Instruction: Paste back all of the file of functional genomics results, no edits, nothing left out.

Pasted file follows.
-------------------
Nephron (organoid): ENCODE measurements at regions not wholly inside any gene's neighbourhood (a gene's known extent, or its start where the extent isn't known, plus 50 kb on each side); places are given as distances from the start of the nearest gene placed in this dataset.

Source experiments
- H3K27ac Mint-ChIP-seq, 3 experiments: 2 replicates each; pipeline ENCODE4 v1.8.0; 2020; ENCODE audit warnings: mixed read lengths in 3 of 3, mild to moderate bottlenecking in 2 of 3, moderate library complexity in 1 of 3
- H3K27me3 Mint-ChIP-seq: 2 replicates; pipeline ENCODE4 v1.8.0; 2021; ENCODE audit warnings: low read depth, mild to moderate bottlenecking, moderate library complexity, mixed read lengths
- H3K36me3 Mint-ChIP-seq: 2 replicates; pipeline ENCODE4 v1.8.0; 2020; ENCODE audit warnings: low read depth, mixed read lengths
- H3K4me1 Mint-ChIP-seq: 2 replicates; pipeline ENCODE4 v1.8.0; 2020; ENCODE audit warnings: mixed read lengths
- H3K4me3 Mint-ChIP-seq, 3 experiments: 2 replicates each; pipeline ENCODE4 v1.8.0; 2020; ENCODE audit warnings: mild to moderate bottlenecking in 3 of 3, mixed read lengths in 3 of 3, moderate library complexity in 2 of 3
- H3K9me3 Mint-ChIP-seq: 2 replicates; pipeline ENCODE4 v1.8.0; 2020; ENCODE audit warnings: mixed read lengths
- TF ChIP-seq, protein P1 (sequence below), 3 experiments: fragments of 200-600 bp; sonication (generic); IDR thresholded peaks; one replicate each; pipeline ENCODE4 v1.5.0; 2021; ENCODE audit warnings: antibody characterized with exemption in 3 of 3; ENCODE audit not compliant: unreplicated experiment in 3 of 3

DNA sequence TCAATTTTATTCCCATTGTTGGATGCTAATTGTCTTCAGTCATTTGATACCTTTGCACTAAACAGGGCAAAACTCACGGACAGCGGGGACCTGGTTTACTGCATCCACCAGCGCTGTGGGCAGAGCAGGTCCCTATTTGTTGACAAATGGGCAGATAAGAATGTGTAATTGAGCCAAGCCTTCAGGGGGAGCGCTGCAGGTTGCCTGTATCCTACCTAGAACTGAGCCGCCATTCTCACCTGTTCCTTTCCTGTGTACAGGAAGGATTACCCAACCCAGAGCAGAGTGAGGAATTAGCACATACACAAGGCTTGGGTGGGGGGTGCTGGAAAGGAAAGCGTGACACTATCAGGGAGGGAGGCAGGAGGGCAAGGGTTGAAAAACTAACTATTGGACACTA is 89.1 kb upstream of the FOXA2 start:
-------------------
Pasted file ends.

Nephron (organoid): ENCODE measurements at regions not wholly inside any gene's neighbourhood (a gene's known extent, or its start where the extent isn't known, plus 50 kb on each side); places are given as distances from the start of the nearest gene placed in this dataset.

Source experiments
- H3K27ac Mint-ChIP-seq, 3 experiments: 2 replicates each; pipeline ENCODE4 v1.8.0; 2020; ENCODE audit warnings: mixed read lengths in 3 of 3, mild to moderate bottlenecking in 2 of 3, moderate library complexity in 1 of 3
- H3K27me3 Mint-ChIP-seq: 2 replicates; pipeline ENCODE4 v1.8.0; 2021; ENCODE audit warnings: low read depth, mild to moderate bottlenecking, moderate library complexity, mixed read lengths
- H3K36me3 Mint-ChIP-seq: 2 replicates; pipeline ENCODE4 v1.8.0; 2020; ENCODE audit warnings: low read depth, mixed read lengths
- H3K4me1 Mint-ChIP-seq: 2 replicates; pipeline ENCODE4 v1.8.0; 2020; ENCODE audit warnings: mixed read lengths
- H3K4me3 Mint-ChIP-seq, 3 experiments: 2 replicates each; pipeline ENCODE4 v1.8.0; 2020; ENCODE audit warnings: mild to moderate bottlenecking in 3 of 3, mixed read lengths in 3 of 3, moderate library complexity in 2 of 3
- H3K9me3 Mint-ChIP-seq: 2 replicates; pipeline ENCODE4 v1.8.0; 2020; ENCODE audit warnings: mixed read lengths
- TF ChIP-seq, protein P1 (sequence below), 3 experiments: fragments of 200-600 bp; sonication (generic); IDR thresholded peaks; one replicate each; pipeline ENCODE4 v1.5.0; 2021; ENCODE audit warnings: antibody characterized with exemption in 3 of 3; ENCODE audit not compliant: unreplicated experiment in 3 of 3

DNA sequence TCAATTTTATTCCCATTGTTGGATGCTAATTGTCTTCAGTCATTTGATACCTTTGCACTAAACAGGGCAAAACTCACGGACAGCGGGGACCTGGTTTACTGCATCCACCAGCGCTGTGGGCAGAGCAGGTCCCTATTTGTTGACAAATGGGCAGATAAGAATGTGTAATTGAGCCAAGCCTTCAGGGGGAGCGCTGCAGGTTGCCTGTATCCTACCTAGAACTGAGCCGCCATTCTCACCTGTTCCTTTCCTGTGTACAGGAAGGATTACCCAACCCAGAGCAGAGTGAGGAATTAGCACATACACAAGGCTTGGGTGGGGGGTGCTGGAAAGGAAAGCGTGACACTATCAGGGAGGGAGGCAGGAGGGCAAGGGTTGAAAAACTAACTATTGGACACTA is 89.1 kb upstream of the FOXA2 start: